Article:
The case was completely different, it was about the use of a local governor's palace, and here too there were no documents and nothing else that would have been relevant in court. But, the court decided at the time, the overwhelming hearsay of so countless tribal members had condensed into a manifest truth so inevitably that it could be accepted as truth by the court without further restriction. Belaúnde, who had lived in the jungle for many years, fell silent and asked for a glass of orange juice. Then he just said "Diosito santo" and I knew we had won him.
The Machiguengas now hold a title on their land, and that is even respected by a consortium of oil companies that have discovered one of the largest natural gas deposits in the world very close to them.
However, the audience with the President gave me a strange, different insight into the essence of truth. The villagers of Shivankoreni weren't sure whether it was true that beyond the Andean Mountains lay an immense amount of water, an ocean. In addition, this immense water, the Pacific, should be salty.
We drove to a restaurant on the beach a little south of Lima and ate there. However, our two Indian delegates did not order anything and were silent and looked out at the surf. They didn't go to the water and just look at it. Then one of them asked for a bottle. I gave him my empty beer bottle. No, that's not right, it has to be a well-sealable bottle. I then bought a bottle of cheap Chilean red wine, uncorked it, and poured the wine on the sand. Then the bottle had to be cleaned very carefully in the kitchen. The men took the bottle and went to the sea without saying a word. Both wore their new blue jeans, trainers, and shirts that we had bought at the market at their request, and waded into the waves. They waded, gazing out into the vastness of the Pacific Ocean, until the water reached under their armpits. Then they tasted the water and filled the bottle and carefully sealed it with the cork. This bottle filled with sea water was proof of her village that the ocean really existed. I asked carefully if this wasn't just part of the truth. No, they said, if a bottle of seawater was true, then the whole ocean must be true too.

II. Virtual Reality Attack
What constitutes truth, or, in a much simpler form, what constitutes reality, has since been a bigger mystery to me than before. In addition, our concept of reality has been exposed to an unprecedented, unprecedented challenge in the last two decades. Something of this magnitude has never happened in the history of mankind.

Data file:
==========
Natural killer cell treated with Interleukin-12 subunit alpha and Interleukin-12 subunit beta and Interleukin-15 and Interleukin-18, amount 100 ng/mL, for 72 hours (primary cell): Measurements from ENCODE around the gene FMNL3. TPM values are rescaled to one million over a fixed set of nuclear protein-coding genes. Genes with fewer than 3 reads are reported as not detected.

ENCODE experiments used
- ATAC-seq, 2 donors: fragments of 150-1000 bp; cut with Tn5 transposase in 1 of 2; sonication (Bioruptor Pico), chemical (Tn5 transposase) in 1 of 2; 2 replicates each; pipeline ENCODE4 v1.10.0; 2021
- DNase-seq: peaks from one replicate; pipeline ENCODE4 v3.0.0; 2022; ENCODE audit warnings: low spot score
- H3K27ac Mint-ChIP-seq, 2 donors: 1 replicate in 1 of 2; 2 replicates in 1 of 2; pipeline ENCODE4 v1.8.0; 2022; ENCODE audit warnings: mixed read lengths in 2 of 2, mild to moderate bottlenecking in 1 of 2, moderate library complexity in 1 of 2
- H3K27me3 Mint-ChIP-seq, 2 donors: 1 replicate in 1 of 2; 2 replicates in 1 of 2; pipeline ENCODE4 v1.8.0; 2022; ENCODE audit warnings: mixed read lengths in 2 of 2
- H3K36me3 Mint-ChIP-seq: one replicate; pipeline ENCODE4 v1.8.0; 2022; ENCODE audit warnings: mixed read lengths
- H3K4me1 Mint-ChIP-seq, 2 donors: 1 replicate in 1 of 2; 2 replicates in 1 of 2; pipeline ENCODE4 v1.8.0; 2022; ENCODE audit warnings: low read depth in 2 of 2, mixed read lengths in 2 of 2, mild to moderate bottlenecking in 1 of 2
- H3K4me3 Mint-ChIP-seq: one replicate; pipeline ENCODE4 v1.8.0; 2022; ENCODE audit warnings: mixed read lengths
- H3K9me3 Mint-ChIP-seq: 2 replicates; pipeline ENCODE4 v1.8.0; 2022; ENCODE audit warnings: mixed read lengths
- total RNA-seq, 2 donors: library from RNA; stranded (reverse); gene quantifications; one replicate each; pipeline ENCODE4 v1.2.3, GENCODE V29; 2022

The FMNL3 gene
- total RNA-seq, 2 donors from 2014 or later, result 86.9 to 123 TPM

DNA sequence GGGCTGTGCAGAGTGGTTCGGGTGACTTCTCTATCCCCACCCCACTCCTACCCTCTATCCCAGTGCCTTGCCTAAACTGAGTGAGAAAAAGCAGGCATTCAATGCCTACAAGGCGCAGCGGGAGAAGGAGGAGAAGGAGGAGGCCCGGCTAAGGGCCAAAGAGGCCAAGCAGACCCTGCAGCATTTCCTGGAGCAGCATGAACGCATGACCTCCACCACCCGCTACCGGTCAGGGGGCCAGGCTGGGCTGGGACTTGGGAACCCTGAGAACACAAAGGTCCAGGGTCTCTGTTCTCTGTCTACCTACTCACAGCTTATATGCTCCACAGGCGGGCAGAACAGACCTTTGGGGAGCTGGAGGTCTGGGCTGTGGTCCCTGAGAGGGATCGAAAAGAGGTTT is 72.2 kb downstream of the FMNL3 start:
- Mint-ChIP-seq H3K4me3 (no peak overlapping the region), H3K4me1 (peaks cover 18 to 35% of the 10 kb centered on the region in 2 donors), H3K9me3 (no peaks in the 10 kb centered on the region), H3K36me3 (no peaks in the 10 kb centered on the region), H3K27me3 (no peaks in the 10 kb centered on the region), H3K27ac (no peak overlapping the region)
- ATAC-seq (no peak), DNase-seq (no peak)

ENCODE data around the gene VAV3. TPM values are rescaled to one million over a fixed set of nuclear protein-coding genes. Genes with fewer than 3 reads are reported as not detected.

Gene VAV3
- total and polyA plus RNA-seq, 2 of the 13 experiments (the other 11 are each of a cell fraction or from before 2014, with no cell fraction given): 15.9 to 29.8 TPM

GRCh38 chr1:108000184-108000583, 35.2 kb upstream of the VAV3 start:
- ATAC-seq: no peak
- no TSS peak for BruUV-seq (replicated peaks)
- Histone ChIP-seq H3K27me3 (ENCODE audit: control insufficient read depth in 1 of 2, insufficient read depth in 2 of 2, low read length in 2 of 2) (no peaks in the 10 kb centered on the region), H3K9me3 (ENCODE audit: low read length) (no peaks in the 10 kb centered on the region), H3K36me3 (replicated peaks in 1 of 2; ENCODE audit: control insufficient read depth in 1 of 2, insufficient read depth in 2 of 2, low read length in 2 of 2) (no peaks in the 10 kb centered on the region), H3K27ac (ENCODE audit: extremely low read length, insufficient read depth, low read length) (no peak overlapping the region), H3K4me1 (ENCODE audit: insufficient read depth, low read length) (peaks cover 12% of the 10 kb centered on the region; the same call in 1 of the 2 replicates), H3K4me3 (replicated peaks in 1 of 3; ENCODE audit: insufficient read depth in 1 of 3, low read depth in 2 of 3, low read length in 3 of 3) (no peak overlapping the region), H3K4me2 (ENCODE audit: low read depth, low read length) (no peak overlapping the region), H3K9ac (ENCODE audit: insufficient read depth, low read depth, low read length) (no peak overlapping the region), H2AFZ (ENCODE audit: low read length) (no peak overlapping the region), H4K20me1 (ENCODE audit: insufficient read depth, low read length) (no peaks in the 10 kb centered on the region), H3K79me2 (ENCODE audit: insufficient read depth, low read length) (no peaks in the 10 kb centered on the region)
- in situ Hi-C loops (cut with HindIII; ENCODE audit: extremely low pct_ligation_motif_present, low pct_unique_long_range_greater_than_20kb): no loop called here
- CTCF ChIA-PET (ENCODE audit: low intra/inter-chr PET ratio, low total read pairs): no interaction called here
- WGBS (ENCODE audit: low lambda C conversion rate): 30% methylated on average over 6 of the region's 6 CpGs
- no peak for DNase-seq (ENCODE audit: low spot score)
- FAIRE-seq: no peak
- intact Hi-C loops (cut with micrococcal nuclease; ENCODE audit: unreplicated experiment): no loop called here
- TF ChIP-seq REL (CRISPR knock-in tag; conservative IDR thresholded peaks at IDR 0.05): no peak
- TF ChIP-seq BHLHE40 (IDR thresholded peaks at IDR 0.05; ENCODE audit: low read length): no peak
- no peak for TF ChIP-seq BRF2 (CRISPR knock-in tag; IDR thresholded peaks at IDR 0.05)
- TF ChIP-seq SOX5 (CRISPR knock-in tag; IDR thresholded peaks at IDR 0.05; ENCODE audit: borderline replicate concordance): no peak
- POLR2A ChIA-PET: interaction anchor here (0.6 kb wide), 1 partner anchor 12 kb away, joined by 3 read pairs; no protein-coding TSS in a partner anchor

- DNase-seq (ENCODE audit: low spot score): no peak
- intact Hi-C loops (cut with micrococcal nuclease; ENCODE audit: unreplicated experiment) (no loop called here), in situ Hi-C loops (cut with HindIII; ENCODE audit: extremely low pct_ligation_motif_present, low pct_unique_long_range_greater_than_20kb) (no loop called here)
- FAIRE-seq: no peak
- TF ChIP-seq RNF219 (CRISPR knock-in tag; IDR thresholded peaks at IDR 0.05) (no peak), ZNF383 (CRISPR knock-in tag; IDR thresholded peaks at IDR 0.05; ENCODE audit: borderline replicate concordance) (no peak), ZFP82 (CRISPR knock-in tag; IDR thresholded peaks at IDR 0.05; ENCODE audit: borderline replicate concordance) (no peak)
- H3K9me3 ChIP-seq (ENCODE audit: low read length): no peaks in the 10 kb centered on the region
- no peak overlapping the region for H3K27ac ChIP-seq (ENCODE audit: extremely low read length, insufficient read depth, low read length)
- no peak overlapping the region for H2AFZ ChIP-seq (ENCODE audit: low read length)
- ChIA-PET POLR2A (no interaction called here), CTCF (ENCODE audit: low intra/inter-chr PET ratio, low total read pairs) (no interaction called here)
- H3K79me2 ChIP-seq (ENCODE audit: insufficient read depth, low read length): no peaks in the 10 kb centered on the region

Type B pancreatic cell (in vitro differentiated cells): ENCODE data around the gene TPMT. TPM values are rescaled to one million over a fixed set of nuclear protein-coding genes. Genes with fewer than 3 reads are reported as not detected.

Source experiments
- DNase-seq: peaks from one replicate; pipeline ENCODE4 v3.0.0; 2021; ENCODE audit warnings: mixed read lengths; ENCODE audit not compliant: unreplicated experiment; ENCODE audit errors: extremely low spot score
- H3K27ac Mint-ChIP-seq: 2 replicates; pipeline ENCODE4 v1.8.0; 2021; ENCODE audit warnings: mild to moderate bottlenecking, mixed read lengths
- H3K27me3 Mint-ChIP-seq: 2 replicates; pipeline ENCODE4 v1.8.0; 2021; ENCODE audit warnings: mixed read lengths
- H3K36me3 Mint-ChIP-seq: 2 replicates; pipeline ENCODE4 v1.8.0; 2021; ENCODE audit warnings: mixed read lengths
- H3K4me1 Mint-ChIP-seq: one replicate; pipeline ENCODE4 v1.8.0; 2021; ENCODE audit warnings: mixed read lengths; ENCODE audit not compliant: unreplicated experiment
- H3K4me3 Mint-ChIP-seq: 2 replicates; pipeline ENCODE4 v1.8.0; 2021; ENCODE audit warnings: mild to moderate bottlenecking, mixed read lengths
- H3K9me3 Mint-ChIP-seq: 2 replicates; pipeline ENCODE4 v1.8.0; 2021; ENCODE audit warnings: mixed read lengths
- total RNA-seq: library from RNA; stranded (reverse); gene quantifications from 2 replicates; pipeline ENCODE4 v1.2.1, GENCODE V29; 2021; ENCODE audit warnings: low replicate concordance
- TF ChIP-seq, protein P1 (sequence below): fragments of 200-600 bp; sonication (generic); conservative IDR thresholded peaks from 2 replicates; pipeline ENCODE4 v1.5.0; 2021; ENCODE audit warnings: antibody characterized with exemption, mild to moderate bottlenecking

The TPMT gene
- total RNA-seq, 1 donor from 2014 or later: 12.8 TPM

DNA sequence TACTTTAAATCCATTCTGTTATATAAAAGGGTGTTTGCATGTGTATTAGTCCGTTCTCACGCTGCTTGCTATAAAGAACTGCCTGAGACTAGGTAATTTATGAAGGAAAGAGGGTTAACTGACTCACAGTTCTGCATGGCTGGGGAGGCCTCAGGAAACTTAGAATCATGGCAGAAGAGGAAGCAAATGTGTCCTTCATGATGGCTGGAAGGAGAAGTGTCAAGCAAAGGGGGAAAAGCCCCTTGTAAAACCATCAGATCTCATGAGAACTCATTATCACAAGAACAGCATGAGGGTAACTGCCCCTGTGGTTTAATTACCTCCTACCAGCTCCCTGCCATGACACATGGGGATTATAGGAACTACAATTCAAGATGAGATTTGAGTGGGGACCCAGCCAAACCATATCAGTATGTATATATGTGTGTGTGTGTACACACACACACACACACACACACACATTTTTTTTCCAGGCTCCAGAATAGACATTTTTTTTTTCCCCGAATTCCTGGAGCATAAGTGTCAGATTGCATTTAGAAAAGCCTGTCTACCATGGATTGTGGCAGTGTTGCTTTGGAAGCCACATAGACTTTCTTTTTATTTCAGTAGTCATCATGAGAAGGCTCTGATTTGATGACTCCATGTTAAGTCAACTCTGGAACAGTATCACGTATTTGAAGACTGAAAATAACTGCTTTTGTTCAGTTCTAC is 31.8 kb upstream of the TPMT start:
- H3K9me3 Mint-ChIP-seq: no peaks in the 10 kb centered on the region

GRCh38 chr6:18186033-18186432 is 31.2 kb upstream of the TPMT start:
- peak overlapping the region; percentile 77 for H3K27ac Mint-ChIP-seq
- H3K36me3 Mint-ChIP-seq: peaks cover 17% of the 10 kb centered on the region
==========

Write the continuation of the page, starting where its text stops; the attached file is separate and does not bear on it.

When I speak of attacks on our understanding of reality, I mean new technologies that have become common objects in the last 20 years: digital effects in cinema that create new and imaginary realities. Not that I want to demonize these accomplishments; they have brought us unprecedented achievements in the implementation of imagination, such as the believable rebirth of dinosaurs on the big screen. But the question of what is "real" reality arises in a completely new way when we look at all possible forms of virtual realities on the Internet, in video games, on reality TV that have become part of everyday life, sometimes in strange mixed forms: In interactive video games, you can conquer strange islands with barbaric tribes, and you can actually purchase a virtual property, for example a fortress well defended with imaginary weapons, from which you can use real money that is digitally debited from your credit card be able to start a campaign of conquest.
What's Really on the Reality TV Show SURVIVORS? Can we ever trust a photo since we know that everything can easily be faked and changed with Photoshop? Can we ever fully trust an e-mail where our twelve-year-old children point out that an attempt to steal our identity is likely to be seen here, that perhaps a virus, a worm or even a "Trojan" infiltrates us and every property adopted by us? Do we already exist somewhere in multiple clones, i.e. as doubles, without our knowing anything about it?
There is a historical analogy to the extent of the virtual, other world with which we are confronted: For centuries and centuries warfare was essentially the same, namely the clash of armies of knights who fought with sword and shield. And from one day to the next these armies were faced with cannons and firearms. The reality of warfare was never the same again.
We also know that innovations in the development of war technology are irreversible. It may be interesting to note that in parts of Japan in the early 17th century an attempt was made to abolish firearms so that the samurai could again face each other with swords in direct combat. This attempt was only very short-lived, it was unsustainable.